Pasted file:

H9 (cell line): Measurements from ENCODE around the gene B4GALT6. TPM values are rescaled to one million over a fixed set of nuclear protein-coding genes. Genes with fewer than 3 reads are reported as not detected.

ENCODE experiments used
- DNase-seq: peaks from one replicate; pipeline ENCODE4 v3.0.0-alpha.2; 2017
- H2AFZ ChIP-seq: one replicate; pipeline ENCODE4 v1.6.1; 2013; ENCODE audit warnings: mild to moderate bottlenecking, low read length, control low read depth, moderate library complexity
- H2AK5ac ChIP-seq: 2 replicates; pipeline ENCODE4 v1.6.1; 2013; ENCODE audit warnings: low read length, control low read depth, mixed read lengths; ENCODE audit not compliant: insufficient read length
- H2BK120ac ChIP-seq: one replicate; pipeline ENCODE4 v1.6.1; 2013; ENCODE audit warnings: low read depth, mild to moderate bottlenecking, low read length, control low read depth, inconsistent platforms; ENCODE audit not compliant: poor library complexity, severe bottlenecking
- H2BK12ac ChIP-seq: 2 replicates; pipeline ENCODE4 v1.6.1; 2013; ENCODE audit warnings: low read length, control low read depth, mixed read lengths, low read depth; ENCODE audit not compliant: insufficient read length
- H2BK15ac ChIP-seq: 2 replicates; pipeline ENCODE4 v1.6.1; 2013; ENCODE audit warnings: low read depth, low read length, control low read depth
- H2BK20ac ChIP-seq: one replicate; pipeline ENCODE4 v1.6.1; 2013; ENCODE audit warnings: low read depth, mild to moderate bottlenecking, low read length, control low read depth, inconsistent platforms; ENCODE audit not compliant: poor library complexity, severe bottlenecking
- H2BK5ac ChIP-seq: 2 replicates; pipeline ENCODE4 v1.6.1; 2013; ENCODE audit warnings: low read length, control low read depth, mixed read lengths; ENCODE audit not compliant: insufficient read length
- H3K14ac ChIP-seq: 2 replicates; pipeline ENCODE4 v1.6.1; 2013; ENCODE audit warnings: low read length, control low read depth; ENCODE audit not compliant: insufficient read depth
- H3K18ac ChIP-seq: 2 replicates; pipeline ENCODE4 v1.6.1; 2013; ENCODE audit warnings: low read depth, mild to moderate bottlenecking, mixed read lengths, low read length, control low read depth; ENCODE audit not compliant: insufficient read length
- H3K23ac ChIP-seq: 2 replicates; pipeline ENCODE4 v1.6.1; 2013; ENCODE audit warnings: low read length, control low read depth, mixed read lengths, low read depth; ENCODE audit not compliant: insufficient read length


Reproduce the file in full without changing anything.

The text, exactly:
H9 (cell line): Measurements from ENCODE around the gene B4GALT6. TPM values are rescaled to one million over a fixed set of nuclear protein-coding genes. Genes with fewer than 3 reads are reported as not detected.

ENCODE experiments used
- DNase-seq: peaks from one replicate; pipeline ENCODE4 v3.0.0-alpha.2; 2017
- H2AFZ ChIP-seq: one replicate; pipeline ENCODE4 v1.6.1; 2013; ENCODE audit warnings: mild to moderate bottlenecking, low read length, control low read depth, moderate library complexity
- H2AK5ac ChIP-seq: 2 replicates; pipeline ENCODE4 v1.6.1; 2013; ENCODE audit warnings: low read length, control low read depth, mixed read lengths; ENCODE audit not compliant: insufficient read length
- H2BK120ac ChIP-seq: one replicate; pipeline ENCODE4 v1.6.1; 2013; ENCODE audit warnings: low read depth, mild to moderate bottlenecking, low read length, control low read depth, inconsistent platforms; ENCODE audit not compliant: poor library complexity, severe bottlenecking
- H2BK12ac ChIP-seq: 2 replicates; pipeline ENCODE4 v1.6.1; 2013; ENCODE audit warnings: low read length, control low read depth, mixed read lengths, low read depth; ENCODE audit not compliant: insufficient read length
- H2BK15ac ChIP-seq: 2 replicates; pipeline ENCODE4 v1.6.1; 2013; ENCODE audit warnings: low read depth, low read length, control low read depth
- H2BK20ac ChIP-seq: one replicate; pipeline ENCODE4 v1.6.1; 2013; ENCODE audit warnings: low read depth, mild to moderate bottlenecking, low read length, control low read depth, inconsistent platforms; ENCODE audit not compliant: poor library complexity, severe bottlenecking
- H2BK5ac ChIP-seq: 2 replicates; pipeline ENCODE4 v1.6.1; 2013; ENCODE audit warnings: low read length, control low read depth, mixed read lengths; ENCODE audit not compliant: insufficient read length
- H3K14ac ChIP-seq: 2 replicates; pipeline ENCODE4 v1.6.1; 2013; ENCODE audit warnings: low read length, control low read depth; ENCODE audit not compliant: insufficient read depth
- H3K18ac ChIP-seq: 2 replicates; pipeline ENCODE4 v1.6.1; 2013; ENCODE audit warnings: low read depth, mild to moderate bottlenecking, mixed read lengths, low read length, control low read depth; ENCODE audit not compliant: insufficient read length
- H3K23ac ChIP-seq: 2 replicates; pipeline ENCODE4 v1.6.1; 2013; ENCODE audit warnings: low read length, control low read depth, mixed read lengths, low read depth; ENCODE audit not compliant: insufficient read length